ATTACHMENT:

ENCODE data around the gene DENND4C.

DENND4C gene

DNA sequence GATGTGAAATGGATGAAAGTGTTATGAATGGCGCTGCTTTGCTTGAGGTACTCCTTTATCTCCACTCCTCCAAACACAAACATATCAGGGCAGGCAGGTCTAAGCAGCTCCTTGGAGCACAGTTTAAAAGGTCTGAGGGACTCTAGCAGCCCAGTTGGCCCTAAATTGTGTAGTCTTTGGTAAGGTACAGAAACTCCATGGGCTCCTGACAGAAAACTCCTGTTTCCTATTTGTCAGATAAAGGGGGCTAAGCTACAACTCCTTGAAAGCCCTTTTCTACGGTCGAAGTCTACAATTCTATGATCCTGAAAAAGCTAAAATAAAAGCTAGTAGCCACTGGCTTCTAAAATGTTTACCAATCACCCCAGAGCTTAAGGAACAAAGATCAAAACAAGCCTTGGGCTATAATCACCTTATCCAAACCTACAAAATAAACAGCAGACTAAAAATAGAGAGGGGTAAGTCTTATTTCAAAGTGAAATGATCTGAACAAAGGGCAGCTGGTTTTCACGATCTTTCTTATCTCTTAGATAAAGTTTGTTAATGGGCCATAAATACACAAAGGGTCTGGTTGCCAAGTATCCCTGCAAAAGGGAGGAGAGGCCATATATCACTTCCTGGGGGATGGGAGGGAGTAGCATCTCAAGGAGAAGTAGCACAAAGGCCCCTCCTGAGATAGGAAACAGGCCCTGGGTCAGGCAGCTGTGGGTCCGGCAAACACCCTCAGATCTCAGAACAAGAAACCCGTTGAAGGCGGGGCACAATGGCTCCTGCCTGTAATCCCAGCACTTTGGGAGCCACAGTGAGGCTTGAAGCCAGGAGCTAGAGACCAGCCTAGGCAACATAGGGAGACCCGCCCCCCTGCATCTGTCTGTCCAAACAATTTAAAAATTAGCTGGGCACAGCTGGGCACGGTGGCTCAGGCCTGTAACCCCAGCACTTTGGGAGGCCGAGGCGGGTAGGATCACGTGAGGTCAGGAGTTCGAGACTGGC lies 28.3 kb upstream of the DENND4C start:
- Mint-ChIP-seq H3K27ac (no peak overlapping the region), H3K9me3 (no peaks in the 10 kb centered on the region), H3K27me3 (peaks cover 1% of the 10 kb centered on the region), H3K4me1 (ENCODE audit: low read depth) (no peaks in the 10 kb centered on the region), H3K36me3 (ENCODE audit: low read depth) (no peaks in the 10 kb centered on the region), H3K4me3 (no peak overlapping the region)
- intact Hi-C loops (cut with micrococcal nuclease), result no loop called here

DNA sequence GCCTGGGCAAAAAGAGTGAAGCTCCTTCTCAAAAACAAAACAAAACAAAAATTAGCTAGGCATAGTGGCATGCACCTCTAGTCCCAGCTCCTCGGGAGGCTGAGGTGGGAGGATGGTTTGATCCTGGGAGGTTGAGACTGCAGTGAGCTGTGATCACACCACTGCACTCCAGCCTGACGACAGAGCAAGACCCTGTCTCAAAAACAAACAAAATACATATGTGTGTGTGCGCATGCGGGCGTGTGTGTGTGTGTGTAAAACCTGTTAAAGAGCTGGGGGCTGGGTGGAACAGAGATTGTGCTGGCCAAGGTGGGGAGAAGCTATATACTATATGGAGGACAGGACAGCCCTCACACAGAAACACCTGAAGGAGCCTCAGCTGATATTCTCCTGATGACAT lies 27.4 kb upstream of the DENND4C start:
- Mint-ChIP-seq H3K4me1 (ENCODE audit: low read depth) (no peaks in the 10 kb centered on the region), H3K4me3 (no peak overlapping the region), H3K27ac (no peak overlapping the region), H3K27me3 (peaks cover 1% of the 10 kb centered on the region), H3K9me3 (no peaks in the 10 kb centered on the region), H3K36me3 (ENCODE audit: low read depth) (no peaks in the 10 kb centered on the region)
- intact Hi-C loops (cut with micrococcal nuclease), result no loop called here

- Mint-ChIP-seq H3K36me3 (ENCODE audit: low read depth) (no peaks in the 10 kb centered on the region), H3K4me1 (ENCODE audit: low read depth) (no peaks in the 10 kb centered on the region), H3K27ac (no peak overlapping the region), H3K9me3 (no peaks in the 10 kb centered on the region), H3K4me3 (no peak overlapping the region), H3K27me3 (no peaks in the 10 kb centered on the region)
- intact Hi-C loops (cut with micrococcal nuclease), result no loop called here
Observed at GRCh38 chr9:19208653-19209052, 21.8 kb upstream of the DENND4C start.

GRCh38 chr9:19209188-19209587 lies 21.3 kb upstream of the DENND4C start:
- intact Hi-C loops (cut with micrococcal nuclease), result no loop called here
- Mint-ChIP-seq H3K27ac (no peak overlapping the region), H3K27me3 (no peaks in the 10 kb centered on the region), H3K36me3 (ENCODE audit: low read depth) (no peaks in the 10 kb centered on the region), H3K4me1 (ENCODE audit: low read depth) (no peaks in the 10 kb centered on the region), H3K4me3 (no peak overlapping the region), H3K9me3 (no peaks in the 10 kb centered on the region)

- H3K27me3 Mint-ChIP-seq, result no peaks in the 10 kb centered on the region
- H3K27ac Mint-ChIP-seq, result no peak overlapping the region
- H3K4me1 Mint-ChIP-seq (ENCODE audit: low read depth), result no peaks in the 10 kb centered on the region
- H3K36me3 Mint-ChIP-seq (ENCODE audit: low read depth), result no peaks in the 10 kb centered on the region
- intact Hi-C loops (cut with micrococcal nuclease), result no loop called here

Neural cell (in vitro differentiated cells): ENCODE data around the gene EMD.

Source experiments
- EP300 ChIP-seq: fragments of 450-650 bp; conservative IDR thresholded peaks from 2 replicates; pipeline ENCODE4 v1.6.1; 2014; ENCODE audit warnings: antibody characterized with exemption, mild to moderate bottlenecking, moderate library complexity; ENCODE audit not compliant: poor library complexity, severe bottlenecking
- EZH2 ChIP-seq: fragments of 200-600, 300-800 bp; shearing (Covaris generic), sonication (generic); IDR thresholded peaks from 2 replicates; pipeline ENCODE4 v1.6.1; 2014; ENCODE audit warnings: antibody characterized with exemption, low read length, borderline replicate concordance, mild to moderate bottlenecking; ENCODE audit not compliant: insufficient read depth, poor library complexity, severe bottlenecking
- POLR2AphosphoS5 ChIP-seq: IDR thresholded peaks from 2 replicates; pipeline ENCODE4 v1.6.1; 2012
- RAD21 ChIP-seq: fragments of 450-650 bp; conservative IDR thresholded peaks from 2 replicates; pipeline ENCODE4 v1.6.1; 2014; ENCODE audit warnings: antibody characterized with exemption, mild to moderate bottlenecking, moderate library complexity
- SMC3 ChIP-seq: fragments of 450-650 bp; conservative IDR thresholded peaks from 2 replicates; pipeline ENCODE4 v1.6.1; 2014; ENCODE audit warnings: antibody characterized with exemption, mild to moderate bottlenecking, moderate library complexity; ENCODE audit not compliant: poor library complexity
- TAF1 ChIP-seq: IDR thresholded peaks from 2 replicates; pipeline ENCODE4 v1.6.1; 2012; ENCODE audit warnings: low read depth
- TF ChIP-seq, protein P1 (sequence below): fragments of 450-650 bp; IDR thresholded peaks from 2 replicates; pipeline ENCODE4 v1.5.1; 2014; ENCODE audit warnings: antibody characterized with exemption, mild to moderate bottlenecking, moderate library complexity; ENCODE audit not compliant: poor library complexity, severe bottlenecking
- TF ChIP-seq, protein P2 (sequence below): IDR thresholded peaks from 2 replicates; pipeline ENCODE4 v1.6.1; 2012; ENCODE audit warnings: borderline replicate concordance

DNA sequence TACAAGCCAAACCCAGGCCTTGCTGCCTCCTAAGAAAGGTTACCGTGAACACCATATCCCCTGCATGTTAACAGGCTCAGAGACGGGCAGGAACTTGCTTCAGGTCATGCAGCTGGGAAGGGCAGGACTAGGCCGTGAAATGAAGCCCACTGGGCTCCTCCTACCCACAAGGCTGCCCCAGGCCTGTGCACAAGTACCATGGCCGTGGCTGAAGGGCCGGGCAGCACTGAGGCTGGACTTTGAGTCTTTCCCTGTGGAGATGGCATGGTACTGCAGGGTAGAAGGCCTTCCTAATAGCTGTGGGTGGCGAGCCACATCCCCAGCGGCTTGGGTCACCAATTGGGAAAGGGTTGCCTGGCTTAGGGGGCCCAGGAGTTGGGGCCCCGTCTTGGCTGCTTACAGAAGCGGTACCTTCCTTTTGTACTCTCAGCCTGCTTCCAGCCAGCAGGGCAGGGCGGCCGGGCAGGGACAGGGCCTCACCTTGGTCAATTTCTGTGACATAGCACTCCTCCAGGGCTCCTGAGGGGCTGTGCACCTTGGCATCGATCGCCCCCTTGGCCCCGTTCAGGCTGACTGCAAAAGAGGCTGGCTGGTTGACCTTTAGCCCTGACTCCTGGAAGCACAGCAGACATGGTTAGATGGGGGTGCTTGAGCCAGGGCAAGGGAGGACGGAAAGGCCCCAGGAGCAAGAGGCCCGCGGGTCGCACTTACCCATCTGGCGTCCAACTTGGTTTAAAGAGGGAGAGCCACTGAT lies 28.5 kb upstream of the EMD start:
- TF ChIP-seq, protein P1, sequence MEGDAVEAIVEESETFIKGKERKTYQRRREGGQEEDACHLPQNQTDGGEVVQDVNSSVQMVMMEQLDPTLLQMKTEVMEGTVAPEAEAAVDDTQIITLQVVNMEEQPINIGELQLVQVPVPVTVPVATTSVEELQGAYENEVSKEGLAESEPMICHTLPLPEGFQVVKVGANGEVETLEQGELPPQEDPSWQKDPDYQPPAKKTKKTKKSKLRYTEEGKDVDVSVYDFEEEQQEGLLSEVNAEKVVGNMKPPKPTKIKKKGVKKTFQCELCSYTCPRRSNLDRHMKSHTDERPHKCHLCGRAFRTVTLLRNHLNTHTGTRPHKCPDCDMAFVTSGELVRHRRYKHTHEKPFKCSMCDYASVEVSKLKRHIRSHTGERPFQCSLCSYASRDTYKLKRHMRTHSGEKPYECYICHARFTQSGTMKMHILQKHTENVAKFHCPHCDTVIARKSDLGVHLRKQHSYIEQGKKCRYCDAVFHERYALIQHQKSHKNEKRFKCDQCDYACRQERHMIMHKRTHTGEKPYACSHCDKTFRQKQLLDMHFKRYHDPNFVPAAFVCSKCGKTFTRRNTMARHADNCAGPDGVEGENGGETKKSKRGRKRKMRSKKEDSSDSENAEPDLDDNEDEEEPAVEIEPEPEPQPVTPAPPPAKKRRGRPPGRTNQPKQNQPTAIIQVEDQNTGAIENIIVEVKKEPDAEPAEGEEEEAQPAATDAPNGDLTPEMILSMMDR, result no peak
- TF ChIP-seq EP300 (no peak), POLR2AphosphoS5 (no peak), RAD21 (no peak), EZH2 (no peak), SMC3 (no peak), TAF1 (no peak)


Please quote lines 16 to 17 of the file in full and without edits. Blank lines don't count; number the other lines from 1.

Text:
- H3K27ac Mint-ChIP-seq, result no peak overlapping the region
- H3K4me1 Mint-ChIP-seq (ENCODE audit: low read depth), result no peaks in the 10 kb centered on the region